Plus it’s really unclear here if the relative was offended by it or just sent the video because they thought it was funny. At most if I were the LW, I’d encourage the relative to speak up if they felt like anyone was being discriminated against or hurt by this, but I wouldn’t try to talk them into seeing this as the actions of a horrible boss if they otherwise like the guy.

      1. LW1*

        My relative shared the video with me because they were PISSED about it; I also saw some pics of them leaving at the end of the day, sitting in the car & still so wet their clothes were transparent & sticking to their body. This is hours later & after trying to dry off with the office supplies/facilities. The owner isn’t liked or trusted by the staff. They pretty much all did the jumping videos purely because they knew they’d have to work Monday if they didn’t. For context, the employees are generally 30s+ with families & non-exempt hourly workers. They don’t hang out together on the weekends or generally socialize with each other. It’s not that kind of organizational culture that would encourage them to be friends or do any kind of team-building exercise.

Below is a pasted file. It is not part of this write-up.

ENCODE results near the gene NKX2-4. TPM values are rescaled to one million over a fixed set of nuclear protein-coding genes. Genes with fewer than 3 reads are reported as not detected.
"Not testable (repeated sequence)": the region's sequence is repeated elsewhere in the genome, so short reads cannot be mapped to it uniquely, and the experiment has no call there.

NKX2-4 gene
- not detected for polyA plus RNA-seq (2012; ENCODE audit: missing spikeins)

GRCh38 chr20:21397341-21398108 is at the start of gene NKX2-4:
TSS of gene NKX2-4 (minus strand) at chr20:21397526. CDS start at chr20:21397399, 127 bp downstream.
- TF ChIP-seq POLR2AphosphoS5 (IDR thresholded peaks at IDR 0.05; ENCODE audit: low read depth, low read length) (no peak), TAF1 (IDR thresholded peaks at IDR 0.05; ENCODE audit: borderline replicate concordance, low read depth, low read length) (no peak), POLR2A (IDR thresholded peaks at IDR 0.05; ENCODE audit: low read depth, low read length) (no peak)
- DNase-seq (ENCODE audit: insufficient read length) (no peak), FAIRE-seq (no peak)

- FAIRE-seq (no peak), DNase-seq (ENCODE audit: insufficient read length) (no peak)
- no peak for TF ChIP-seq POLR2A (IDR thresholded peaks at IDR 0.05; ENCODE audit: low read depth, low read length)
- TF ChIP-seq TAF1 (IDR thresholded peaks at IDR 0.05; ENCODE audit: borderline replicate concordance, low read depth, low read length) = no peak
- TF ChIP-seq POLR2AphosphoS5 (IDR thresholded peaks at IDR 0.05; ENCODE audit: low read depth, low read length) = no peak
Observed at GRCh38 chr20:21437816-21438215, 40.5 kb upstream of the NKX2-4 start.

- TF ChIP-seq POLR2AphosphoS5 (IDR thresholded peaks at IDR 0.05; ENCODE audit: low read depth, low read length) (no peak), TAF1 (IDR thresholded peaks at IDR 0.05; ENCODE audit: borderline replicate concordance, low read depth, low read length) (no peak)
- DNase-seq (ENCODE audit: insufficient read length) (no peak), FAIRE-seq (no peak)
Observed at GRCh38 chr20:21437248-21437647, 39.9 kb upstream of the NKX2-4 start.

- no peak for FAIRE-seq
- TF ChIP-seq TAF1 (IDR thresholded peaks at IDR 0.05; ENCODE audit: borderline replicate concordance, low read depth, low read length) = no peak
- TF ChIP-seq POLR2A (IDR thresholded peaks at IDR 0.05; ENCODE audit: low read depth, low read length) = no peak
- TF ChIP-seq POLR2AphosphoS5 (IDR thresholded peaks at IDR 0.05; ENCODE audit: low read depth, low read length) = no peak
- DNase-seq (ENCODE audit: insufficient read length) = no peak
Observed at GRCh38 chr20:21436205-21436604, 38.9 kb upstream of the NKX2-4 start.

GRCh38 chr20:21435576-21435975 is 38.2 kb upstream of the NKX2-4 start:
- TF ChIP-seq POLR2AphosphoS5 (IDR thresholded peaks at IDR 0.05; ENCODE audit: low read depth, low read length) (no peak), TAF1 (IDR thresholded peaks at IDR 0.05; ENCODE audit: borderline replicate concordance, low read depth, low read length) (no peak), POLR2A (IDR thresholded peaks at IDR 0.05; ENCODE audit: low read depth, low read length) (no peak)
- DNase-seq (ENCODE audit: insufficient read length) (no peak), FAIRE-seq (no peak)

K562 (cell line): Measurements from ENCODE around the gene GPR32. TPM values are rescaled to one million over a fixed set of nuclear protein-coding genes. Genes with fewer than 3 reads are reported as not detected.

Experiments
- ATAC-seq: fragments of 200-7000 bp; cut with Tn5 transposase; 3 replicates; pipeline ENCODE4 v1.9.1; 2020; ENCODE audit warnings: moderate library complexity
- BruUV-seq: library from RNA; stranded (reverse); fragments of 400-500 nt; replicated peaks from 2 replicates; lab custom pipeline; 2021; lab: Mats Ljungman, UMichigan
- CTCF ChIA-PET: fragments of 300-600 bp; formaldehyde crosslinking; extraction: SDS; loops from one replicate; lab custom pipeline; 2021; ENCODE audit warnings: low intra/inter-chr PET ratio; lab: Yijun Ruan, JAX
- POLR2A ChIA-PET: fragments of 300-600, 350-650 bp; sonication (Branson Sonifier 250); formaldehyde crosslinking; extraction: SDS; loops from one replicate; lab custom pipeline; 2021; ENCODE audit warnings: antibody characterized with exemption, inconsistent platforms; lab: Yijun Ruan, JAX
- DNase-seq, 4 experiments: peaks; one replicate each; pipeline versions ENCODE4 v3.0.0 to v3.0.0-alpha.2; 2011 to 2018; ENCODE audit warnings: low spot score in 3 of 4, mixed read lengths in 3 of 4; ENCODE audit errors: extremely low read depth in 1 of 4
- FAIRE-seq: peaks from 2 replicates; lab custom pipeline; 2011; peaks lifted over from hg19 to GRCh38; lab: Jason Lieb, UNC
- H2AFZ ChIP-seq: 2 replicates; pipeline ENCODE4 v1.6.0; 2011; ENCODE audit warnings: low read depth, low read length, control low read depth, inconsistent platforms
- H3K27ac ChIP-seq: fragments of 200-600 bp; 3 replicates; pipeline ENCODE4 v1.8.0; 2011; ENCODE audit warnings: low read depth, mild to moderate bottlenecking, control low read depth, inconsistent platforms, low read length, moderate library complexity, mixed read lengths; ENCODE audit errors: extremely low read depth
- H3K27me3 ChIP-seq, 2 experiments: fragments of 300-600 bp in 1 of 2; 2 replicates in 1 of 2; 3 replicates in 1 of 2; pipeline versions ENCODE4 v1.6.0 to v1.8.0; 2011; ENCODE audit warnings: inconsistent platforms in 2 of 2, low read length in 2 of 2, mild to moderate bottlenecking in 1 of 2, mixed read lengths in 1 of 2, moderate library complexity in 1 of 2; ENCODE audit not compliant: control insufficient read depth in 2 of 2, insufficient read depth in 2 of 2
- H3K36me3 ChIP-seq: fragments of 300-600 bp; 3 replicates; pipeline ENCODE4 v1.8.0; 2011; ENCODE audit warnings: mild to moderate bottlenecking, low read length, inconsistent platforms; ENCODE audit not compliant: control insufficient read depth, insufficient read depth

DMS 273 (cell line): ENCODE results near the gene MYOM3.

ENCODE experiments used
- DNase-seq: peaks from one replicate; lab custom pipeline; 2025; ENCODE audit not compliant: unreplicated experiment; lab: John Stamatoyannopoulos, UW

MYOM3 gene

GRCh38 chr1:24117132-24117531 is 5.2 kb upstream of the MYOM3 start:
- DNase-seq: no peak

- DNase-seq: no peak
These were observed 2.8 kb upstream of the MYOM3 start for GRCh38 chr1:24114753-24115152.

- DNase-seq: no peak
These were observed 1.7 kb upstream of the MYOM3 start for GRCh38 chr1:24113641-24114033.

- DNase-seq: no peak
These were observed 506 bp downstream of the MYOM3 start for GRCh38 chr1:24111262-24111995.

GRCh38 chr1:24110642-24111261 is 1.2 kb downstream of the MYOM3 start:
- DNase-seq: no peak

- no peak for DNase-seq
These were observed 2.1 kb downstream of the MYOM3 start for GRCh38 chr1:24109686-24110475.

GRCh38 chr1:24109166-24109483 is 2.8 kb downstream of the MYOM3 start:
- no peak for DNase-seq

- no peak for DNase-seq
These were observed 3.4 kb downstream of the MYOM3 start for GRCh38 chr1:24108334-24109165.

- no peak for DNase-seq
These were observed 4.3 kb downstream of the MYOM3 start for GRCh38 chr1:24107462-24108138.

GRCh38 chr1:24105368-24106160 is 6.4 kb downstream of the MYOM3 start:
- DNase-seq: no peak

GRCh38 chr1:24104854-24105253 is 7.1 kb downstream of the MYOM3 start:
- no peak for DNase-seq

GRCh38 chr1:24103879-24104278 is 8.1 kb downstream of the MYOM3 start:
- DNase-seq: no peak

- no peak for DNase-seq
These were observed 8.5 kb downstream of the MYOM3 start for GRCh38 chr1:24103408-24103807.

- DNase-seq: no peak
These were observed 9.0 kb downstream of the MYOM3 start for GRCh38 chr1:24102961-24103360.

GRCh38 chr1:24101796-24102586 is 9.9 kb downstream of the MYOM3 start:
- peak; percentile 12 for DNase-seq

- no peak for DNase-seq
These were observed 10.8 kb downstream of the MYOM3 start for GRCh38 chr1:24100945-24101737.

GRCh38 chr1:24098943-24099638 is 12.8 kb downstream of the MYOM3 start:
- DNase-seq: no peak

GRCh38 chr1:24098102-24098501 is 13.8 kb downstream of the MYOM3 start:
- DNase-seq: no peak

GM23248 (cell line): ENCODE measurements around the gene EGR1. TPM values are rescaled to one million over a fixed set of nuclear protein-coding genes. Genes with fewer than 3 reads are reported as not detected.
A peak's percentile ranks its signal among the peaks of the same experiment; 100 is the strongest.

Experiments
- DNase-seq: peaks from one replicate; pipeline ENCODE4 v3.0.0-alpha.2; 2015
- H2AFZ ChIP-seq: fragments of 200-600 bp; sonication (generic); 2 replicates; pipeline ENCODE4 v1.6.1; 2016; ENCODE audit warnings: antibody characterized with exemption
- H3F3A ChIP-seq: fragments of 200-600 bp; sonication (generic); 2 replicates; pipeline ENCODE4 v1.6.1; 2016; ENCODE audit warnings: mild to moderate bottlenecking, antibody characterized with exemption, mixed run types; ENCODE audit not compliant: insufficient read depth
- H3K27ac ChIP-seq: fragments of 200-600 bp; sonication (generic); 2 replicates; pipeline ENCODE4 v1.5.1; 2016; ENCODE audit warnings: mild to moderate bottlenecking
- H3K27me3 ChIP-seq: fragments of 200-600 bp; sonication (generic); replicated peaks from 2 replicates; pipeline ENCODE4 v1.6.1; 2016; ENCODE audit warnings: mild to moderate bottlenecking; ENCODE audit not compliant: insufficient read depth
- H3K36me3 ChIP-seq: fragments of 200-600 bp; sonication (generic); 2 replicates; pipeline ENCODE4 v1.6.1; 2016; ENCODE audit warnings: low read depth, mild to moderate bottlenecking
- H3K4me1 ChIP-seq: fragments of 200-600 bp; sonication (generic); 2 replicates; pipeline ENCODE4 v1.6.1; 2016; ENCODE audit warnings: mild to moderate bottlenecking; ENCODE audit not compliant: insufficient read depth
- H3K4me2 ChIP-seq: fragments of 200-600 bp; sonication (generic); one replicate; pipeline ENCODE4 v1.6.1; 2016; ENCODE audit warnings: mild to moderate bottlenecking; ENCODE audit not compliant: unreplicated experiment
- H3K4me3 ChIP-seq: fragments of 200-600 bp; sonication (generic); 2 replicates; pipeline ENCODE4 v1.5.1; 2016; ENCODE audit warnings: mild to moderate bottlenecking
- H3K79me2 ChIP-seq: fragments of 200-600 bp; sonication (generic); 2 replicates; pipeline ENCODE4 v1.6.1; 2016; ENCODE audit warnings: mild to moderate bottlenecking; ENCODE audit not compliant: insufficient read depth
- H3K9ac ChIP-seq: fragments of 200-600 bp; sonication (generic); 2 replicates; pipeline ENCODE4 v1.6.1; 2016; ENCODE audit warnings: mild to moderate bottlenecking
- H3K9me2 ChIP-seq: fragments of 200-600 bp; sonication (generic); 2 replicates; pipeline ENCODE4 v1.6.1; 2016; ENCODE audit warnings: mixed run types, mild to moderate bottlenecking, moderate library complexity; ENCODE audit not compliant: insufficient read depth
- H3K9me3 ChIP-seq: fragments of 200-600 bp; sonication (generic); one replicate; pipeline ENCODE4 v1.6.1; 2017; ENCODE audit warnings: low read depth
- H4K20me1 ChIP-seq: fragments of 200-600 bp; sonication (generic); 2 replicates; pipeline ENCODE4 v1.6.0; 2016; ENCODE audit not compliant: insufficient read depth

6. Reluctant Manager*

    OP #5: I worked for a company that always had a million reasons why payments needed to be tracked and processed and resubmitted. Turns out accounting looked inept because the company has a cash flow problem; when they filed for Chapter 11, an lot of freelancers got screwed.

    Obviously may not be the case here, but don’t put all your eggs into one basket. When they drag their feet paying you, they’re essentially borrowing money from you without interest.

    1. I'd Rather Be Eating Dumplings*